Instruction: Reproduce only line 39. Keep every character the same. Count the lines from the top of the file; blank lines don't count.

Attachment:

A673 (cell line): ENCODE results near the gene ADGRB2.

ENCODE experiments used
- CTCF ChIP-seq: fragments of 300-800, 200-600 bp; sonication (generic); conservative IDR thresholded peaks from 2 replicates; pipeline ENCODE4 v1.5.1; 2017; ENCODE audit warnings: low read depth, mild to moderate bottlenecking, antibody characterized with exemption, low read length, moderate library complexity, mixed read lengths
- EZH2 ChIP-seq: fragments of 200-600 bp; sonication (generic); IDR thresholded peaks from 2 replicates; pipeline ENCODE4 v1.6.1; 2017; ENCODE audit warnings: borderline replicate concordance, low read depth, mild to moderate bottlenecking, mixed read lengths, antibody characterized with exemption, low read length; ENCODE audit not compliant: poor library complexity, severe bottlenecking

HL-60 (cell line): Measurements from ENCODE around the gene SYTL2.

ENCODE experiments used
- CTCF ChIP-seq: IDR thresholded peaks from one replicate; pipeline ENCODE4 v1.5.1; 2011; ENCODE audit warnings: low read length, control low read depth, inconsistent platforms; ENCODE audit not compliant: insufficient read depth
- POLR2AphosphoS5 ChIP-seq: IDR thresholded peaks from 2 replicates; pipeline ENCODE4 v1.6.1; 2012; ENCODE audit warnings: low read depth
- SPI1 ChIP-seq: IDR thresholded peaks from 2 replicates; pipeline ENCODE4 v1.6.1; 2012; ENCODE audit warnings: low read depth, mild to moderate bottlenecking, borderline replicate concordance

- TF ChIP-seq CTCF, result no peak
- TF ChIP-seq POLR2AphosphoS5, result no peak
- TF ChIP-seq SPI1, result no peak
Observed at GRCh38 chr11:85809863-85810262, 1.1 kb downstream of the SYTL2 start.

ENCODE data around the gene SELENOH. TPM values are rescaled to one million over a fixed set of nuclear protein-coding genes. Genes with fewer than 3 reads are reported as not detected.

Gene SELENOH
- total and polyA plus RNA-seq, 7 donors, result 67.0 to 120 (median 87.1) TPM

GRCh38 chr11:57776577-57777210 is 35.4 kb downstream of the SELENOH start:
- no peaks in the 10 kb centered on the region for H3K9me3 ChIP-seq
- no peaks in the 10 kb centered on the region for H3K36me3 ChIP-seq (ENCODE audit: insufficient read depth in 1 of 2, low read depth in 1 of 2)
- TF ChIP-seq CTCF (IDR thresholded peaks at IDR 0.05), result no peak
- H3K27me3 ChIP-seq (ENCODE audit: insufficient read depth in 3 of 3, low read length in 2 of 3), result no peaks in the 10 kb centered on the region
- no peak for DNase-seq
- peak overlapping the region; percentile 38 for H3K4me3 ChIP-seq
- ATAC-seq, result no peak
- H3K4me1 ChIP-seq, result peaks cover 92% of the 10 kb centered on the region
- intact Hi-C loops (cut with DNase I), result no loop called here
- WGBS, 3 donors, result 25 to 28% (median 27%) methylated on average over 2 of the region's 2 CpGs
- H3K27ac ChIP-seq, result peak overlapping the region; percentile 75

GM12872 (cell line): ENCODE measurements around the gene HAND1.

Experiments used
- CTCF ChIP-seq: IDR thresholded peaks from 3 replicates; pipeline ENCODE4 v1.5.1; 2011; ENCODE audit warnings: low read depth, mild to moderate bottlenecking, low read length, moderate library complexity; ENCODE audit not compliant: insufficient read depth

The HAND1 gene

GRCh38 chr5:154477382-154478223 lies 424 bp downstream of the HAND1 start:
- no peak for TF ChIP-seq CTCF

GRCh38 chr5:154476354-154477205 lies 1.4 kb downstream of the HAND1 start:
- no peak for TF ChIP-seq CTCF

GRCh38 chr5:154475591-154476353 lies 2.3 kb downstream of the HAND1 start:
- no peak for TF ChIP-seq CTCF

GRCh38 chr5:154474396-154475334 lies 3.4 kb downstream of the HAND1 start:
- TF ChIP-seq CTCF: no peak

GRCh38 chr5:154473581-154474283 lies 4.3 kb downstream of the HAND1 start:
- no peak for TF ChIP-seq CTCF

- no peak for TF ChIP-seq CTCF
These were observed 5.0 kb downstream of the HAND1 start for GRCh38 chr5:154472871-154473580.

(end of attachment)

GRCh38 chr5:154474396-154475334 lies 3.4 kb downstream of the HAND1 start: